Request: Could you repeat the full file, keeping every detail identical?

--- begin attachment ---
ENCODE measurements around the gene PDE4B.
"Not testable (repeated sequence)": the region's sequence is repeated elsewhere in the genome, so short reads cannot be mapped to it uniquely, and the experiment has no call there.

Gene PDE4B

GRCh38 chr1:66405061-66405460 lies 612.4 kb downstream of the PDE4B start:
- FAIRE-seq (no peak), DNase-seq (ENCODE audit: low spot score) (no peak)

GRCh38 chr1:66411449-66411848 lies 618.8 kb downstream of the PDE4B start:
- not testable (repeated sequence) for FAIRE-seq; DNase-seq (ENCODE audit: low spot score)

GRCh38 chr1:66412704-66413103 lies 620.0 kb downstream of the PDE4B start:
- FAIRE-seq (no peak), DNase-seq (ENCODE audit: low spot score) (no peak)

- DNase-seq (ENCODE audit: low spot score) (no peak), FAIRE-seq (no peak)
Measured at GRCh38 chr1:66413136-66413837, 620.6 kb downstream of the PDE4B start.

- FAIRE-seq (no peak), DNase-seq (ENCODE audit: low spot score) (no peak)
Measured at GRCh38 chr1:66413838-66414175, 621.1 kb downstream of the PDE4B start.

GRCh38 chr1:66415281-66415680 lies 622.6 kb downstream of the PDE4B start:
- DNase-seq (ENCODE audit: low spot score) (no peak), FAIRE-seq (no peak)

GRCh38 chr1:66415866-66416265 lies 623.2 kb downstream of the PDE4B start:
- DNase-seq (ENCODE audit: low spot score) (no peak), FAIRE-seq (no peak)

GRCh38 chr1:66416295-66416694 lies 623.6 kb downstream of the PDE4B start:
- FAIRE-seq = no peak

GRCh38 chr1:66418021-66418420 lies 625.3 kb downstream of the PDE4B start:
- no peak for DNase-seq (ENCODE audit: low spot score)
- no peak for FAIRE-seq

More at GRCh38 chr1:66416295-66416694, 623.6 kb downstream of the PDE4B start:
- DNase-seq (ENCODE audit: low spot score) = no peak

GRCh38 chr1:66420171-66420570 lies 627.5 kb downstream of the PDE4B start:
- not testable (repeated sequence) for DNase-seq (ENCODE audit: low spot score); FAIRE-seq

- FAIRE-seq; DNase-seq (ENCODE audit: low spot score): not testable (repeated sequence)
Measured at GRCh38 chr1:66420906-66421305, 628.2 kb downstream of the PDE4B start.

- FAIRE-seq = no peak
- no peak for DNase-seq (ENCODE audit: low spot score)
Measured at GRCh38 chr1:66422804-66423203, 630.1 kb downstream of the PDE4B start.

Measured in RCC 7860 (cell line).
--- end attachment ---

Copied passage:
ENCODE measurements around the gene PDE4B.
"Not testable (repeated sequence)": the region's sequence is repeated elsewhere in the genome, so short reads cannot be mapped to it uniquely, and the experiment has no call there.

Gene PDE4B

GRCh38 chr1:66405061-66405460 lies 612.4 kb downstream of the PDE4B start:
- FAIRE-seq (no peak), DNase-seq (ENCODE audit: low spot score) (no peak)

GRCh38 chr1:66411449-66411848 lies 618.8 kb downstream of the PDE4B start:
- not testable (repeated sequence) for FAIRE-seq; DNase-seq (ENCODE audit: low spot score)

GRCh38 chr1:66412704-66413103 lies 620.0 kb downstream of the PDE4B start:
- FAIRE-seq (no peak), DNase-seq (ENCODE audit: low spot score) (no peak)

- DNase-seq (ENCODE audit: low spot score) (no peak), FAIRE-seq (no peak)
Measured at GRCh38 chr1:66413136-66413837, 620.6 kb downstream of the PDE4B start.

- FAIRE-seq (no peak), DNase-seq (ENCODE audit: low spot score) (no peak)
Measured at GRCh38 chr1:66413838-66414175, 621.1 kb downstream of the PDE4B start.

GRCh38 chr1:66415281-66415680 lies 622.6 kb downstream of the PDE4B start:
- DNase-seq (ENCODE audit: low spot score) (no peak), FAIRE-seq (no peak)

GRCh38 chr1:66415866-66416265 lies 623.2 kb downstream of the PDE4B start:
- DNase-seq (ENCODE audit: low spot score) (no peak), FAIRE-seq (no peak)

GRCh38 chr1:66416295-66416694 lies 623.6 kb downstream of the PDE4B start:
- FAIRE-seq = no peak

GRCh38 chr1:66418021-66418420 lies 625.3 kb downstream of the PDE4B start:
- no peak for DNase-seq (ENCODE audit: low spot score)
- no peak for FAIRE-seq

More at GRCh38 chr1:66416295-66416694, 623.6 kb downstream of the PDE4B start:
- DNase-seq (ENCODE audit: low spot score) = no peak

GRCh38 chr1:66420171-66420570 lies 627.5 kb downstream of the PDE4B start:
- not testable (repeated sequence) for DNase-seq (ENCODE audit: low spot score); FAIRE-seq

- FAIRE-seq; DNase-seq (ENCODE audit: low spot score): not testable (repeated sequence)
Measured at GRCh38 chr1:66420906-66421305, 628.2 kb downstream of the PDE4B start.

- FAIRE-seq = no peak
- no peak for DNase-seq (ENCODE audit: low spot score)
Measured at GRCh38 chr1:66422804-66423203, 630.1 kb downstream of the PDE4B start.

Measured in RCC 7860 (cell line).